Kenny Chapman: A company’s greatest asset
In business, accounting rules govern a lot of things. Many of us who came up in the field of the home service trades had to take some lumps and bruises from an accounting and money-management standpoint before we were truly positioned to grow effectively and create process-driven, profitable and self-managing companies.
The challenge with any outside entity governing what’s important to you and your business has to do primarily with vision and goals. You have a vision that is hopefully your very own and vastly different than the competition in your marketplace. This is what matters most. Your company or position means you get to create the vision of execution and what winning looks like.
Due to the way the accounting world has built our standardized reporting systems, the numbers don’t tell the whole story. This is hard for me to even put in writing because I believe so strongly in numbers, benchmarks, trends and forecasting around percentages and numbers. Focusing on your numbers, the balance sheet, and income statement will set you free.
However, after almost a quarter of a century building, running and coaching companies in this great industry, it’s become very clear the greatest asset that’s not on your balance sheet.
Your people are your greatest asset. Period.
Creating rock stars
This column is about truly understanding what these people mean to you, how you can help them grow as individuals, and how they can thrive for years to come with your great organization.
Certainly, we can’t dive into balance sheets and people without stressing the power of leadership. Progressive owners and managers understand there is a delicate dance happening post-Great Recession in most markets. This dance between accountability and the “inmates running the asylum” has become a real challenge for a lot of companies.
Many leaders have become afraid to enforce standards and systems because there is nobody beating down the door to work at their companies. This is a massive mindset issue laced with limiting beliefs that there are no good people.
Has the people side of this industry changed? Has the recruiting side of this industry changed? Of course, it has changed tremendously, and the speed of change with both people and technology is just getting ramped up. It’s time to get onboard, gain clarity, and build your team of rock stars.
As the leader, there are three areas of focus that directly impact the quality of the team member experience at your company: vision, planning and culture. To gain some clarity, we’re going on a short journey to see how these paths all play off each other and intersect.
Vision is everything. It’s unique and it’s yours to find, figure out, and create. Vision is one of the most liberating and scary things in the world because it can be a bit intimidating to commit to a vision.
There can be confidence challenges when becoming clear about vision. There are a lot of fantastic exercises I can send to you if that would be helpful, but we don’t have the time or space for all of that here. The point of vision is to get a specific picture in your head of what you want your puzzle (your business) to look like when done.
When you are really clear about what you truly desire and deserve with your team and business, things become easy. Okay, maybe not easy, but definitely easier. With vision comes clarity, and once you have clarity, you can begin planning.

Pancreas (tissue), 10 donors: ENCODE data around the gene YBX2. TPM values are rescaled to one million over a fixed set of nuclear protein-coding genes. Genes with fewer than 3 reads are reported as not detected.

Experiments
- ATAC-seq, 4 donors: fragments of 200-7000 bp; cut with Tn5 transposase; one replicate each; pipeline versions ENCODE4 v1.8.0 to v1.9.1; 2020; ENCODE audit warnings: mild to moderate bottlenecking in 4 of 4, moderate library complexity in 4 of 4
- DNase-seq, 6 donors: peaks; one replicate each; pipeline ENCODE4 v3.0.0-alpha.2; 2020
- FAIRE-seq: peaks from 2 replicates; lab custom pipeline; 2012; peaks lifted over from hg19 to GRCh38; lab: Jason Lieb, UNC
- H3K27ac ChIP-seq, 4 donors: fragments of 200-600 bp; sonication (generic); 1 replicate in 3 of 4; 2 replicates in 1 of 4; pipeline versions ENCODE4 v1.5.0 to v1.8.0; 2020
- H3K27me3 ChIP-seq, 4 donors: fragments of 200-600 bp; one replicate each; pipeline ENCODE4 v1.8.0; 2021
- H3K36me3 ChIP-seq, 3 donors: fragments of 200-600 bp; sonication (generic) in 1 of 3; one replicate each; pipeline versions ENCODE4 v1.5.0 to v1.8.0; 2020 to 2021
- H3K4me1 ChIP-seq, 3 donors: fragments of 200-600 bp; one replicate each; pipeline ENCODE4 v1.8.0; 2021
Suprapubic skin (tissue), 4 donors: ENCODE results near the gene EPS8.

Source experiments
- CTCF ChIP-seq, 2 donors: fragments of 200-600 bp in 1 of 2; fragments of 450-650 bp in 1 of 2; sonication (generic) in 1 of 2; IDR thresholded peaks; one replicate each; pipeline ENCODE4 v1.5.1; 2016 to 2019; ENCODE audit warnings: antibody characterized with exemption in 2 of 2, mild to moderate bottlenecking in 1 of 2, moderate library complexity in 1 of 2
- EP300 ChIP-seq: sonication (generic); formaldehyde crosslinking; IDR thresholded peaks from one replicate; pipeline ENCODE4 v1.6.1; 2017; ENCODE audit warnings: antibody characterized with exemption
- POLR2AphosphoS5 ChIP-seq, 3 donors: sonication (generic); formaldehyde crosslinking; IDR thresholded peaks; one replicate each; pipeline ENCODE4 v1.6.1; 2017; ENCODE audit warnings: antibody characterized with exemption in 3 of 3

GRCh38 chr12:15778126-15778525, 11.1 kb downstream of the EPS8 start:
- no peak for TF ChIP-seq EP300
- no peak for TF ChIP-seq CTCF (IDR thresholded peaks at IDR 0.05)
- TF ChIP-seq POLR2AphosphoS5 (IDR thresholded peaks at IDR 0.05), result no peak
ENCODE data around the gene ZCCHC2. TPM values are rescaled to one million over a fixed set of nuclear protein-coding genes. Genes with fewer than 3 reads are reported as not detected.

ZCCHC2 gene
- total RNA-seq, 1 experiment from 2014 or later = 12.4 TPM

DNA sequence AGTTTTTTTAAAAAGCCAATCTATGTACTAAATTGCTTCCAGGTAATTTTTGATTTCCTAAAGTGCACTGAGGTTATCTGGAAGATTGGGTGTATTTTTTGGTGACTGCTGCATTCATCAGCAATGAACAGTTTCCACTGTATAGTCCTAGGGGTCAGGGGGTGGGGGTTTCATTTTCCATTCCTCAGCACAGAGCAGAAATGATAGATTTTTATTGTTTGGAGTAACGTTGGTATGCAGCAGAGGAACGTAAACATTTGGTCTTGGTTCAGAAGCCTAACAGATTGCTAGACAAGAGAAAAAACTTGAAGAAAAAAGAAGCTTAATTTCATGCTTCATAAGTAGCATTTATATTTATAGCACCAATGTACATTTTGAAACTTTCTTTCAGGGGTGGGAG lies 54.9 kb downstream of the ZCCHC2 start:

Planning is your map. If you think about vision as the picture of what you want, let’s use your favorite vacation spot as an example. The vision is the picture you have in your mind of the beach, the perfect blue sky, sun-kissed waves, etc. You need to have the picture of what you want or you could make a big mistake and find yourself in Alaska when Florida was what you desired.
Now that you have the picture of where you want to go, start with travel plans to find the safest, most efficient way to reach your destination. Think beyond a traditional 50-page business plan your banker makes you create and jump through hoops to renew for your line of credit. I want simple. Simple plans get executed. Simple plans make money. Simple plans create freedom.
Remember: Just because you create the plan doesn’t mean there won’t be some detours on your path. Many of us lived through The Great Recession several years back, and it became necessary to adjust our plans and routes. The vision is much more set in stone than the plan. The exciting part of the journey is that the plan will evolve and change continuously while executing your overall vision.
The third key area for the greatest asset that’s not on your balance sheet is addressing, understanding and creating a phenomenal culture. It’s important for you to define what type of culture you want to have and what culture really means to you and your business. One definition of culture is that it’s a set of shared attitudes, values, goals and practices that characterizes an institution or organization.
There are some pretty powerful words in that last sentence. Shared attitudes. Shared values. Shared goals. Are these being shared by the team members in your company? If I or one of our Blue Collar Coaches spent a day at your shop, what type of shared goals and values would we identify?
Whether in my own companies or in client companies, culture has been a critical success factor that too many leaders struggle with. When the energy of a team becomes shared and is then unleashed toward a common goal, amazing things happen. It happens every day in this great industry. Are you unleashing a shared team culture based on your vision and plan?
Take the time. Do the work. Get a clear vision. Start on the plan. Build your culture around the biggest asset that’s not on your balance sheet — your people. Do these things and see how your unique market advantage begins to move you forward in all areas of your business and life.